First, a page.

Hopefully, this sounds like a ridiculous way to investigate a crime. Unfortunately, it's the exact method employed by a large number of programmers when tasked with optimization. Instead of doing the appropriate investigation, they make an initial guess based on little more than gut-feeling and programming myths and rush off to fix a portion of the process that is quite likely not the culprit.

Instead, we'll be the dogged investigator who carefully analyzes the crime scene, collects potential evidence, and lets that evidence drive the investigation. When the case has been solved and we present our findings to the jury, the evidence will be damning and overwhelming. Remember, solving the case is not enough. We need to be able to convince the jury that we actually caught the guilty party.

Introducing the S.M.A.R.T Methodology

In our approach to optimization, every step is motivated by data produced from the previous step. All of this data is saved, both to aid in our analysis and to help build the final report proving our changes improved performance.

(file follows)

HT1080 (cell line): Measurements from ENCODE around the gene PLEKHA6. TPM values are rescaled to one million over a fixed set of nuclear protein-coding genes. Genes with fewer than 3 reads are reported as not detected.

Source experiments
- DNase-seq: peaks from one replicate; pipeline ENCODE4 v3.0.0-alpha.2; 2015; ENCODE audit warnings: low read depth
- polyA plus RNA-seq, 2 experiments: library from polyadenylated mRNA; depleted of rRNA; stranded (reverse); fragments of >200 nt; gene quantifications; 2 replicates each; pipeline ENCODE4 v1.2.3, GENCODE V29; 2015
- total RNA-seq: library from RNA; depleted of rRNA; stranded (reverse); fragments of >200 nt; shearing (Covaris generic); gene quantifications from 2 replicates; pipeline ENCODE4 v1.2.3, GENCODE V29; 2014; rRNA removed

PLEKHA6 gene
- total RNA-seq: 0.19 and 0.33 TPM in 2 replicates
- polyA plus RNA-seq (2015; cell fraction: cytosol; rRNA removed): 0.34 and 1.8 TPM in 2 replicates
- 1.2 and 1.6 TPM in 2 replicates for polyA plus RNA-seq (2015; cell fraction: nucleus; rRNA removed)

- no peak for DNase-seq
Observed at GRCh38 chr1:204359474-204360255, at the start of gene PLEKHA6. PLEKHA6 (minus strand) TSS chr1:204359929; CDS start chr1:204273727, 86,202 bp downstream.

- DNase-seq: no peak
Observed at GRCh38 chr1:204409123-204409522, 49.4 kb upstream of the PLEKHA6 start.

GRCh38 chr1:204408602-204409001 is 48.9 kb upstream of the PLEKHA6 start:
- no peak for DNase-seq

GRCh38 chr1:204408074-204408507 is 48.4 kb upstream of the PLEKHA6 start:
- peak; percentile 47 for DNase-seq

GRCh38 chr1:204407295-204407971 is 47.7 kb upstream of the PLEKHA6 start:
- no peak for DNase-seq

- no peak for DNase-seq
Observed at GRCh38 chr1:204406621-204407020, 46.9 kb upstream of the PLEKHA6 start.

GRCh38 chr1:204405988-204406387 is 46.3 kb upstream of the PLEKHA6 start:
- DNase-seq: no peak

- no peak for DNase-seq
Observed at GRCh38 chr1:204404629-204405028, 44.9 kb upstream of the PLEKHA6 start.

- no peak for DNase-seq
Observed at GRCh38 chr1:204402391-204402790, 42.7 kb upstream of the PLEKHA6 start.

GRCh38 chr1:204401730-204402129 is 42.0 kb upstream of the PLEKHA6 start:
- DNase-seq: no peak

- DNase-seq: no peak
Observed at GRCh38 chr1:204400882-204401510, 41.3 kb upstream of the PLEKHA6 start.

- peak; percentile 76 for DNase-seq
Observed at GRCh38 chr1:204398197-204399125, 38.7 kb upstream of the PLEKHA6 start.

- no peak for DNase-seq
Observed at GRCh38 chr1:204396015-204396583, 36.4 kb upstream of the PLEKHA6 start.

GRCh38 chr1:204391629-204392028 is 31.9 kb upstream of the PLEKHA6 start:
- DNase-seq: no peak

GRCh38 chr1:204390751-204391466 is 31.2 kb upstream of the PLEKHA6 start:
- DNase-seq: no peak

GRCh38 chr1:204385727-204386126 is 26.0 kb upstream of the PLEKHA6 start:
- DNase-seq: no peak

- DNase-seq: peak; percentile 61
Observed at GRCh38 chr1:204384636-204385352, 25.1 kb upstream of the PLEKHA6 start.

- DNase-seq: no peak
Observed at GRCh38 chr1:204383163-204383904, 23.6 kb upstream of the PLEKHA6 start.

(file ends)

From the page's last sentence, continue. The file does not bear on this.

To optimize software without guesswork and wasted effort, one has to be SMART. In keeping with this, I've named the methodology used for the rest of this paper is the S.M.A.R.T method. The goal is to never encounter a situation where you do some work and then think, "OK, now what?". Data tells us what to work on. The S.M.A.R.T method tells us how to work on it.

Components of the S.M.A.R.T Methodology

  1. Sandbox
  2. Measure
  3. Analyze
  4. Refactor
  5. Test

In the sections below, I'll introduce each component in the S.M.A.R.T methodology and explain its usefulness. In Part Three, I'll describe in detail the work to be done in each step.